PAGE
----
# Blog Archives

## Day 68: Wall Pops! in My Classroom

I found this idea on Pinterest, posted by Keri Lewis an elementary teacher on her blog KinderKeri, but I thought I could use it in the high school setting. Basically, you use colorful Wall Pops!, a peel-stick+move dry erase dots on a table. I usually have a cup with lots of different colored dry erase markers (a little low in the photo).

Then when my kiddos come in for extra help, we pull out the colored markers and we work out problems together.  The dots make for a non-threatening “third point” for discussion.  A third point in a space off to the side of a conversation between a teacher and student provides a psychologically safe place for information, concerns and problems to land that students might bring to a help session.  The big dot offers a subtle but critical distancing of the information that may be causing students to feel anxious about not understanding.  The dots are colorful, so it initially feels “fun” and the students love to write on them.  The act of writing larger than on a piece of paper also helps students slow down a bit while also making their thinking visible to me as I’m trying to help.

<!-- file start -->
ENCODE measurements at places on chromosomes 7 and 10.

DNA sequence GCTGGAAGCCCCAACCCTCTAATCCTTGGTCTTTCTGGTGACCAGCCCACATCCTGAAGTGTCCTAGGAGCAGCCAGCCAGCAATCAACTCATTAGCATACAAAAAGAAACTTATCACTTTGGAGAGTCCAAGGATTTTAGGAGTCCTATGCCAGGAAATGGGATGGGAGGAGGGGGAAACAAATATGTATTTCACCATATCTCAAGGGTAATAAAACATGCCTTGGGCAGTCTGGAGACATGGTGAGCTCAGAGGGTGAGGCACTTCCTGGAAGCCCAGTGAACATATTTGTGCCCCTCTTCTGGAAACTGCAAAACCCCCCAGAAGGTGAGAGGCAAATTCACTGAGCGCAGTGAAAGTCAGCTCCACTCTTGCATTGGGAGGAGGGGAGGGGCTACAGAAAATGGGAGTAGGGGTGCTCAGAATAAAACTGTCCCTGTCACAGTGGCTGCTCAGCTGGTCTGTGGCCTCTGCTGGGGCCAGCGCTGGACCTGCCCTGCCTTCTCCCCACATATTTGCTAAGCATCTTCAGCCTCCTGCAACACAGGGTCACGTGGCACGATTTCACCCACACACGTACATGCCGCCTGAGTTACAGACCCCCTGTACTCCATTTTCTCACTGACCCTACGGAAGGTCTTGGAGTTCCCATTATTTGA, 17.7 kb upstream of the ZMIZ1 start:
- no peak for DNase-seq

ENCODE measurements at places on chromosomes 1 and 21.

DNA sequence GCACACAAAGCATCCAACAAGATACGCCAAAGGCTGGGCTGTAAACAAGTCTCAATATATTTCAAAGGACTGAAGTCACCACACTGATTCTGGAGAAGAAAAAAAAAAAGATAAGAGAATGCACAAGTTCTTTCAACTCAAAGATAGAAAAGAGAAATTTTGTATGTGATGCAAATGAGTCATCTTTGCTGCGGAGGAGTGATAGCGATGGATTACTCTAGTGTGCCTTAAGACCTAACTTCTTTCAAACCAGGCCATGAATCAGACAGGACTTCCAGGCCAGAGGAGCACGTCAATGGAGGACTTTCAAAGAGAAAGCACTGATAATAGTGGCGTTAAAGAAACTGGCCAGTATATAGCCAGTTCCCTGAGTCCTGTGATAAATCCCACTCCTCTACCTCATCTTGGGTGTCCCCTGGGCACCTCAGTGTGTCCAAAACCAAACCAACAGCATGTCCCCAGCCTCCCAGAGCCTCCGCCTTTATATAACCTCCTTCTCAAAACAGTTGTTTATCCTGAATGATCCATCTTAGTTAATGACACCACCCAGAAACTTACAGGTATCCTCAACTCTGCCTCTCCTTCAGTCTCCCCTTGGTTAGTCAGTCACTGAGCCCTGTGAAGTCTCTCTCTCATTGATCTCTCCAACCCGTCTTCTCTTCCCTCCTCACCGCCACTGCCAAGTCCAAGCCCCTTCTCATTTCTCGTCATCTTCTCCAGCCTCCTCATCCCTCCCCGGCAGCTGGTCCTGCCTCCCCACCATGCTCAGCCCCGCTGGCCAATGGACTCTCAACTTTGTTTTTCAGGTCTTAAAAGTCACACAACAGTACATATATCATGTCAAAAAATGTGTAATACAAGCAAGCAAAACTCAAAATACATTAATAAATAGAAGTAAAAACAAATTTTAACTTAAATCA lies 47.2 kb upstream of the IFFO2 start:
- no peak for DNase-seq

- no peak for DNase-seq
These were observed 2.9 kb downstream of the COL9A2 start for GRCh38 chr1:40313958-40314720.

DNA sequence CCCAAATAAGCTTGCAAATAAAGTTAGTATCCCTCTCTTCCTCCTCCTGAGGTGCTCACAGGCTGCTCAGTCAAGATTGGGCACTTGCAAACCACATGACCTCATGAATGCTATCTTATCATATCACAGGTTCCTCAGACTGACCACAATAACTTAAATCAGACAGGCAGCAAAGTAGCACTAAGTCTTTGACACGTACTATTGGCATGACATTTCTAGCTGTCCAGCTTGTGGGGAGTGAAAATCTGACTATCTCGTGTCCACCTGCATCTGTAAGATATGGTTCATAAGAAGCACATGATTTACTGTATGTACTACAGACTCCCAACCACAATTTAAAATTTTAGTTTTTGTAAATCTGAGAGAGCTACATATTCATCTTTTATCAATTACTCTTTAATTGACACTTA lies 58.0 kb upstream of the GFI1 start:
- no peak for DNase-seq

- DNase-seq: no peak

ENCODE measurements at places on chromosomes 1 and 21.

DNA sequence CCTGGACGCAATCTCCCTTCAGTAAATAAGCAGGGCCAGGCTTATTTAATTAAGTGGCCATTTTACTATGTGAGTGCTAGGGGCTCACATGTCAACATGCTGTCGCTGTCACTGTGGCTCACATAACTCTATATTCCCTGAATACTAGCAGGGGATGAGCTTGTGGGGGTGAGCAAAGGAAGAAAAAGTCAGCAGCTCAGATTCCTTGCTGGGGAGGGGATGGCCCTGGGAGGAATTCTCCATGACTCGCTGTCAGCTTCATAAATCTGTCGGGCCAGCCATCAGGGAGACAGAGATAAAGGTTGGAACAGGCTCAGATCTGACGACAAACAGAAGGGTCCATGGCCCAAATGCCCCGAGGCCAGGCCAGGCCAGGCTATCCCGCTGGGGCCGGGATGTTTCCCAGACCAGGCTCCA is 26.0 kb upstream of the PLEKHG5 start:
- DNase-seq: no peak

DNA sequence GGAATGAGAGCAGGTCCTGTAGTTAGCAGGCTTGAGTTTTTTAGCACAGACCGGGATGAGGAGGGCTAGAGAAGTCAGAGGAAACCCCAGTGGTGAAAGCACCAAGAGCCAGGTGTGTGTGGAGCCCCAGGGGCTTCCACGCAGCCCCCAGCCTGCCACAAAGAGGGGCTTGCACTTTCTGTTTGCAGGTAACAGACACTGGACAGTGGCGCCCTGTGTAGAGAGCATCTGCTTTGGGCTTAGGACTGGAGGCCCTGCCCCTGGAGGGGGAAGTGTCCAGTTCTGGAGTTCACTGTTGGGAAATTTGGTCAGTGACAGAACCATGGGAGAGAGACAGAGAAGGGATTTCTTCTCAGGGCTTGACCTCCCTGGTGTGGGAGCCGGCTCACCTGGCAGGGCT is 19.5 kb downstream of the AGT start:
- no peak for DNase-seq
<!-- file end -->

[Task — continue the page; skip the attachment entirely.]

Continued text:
What are some strategies you use to help students feel comfortable confronting their misunderstandings and build better grasp of the ideas?

## Day 39: Confused about Fractions

Today in precalculus, I was beat over the head about how important it is for students to truly understand the conceptual underpinnings of learned procedures.  I asked students to evaluate a difference quotient expression where the function was the inverse function:

Simplify the expression  when  :   Then evaluate when x = 3 and h = 0.

Did I learn a lot about what students had memorized poorly as well as misconceptions.  What a great opportunity to explore via asking the right questions their misunderstandings as well as give them tools for figuring things out when they are not sure how the mechanics work.

This problem also gave us an opportunity to revisit the idea of an undefined value when it is indeterminant in nature; i.e. 0/0 and how that is related to the point discontinuity.  Good stuff today!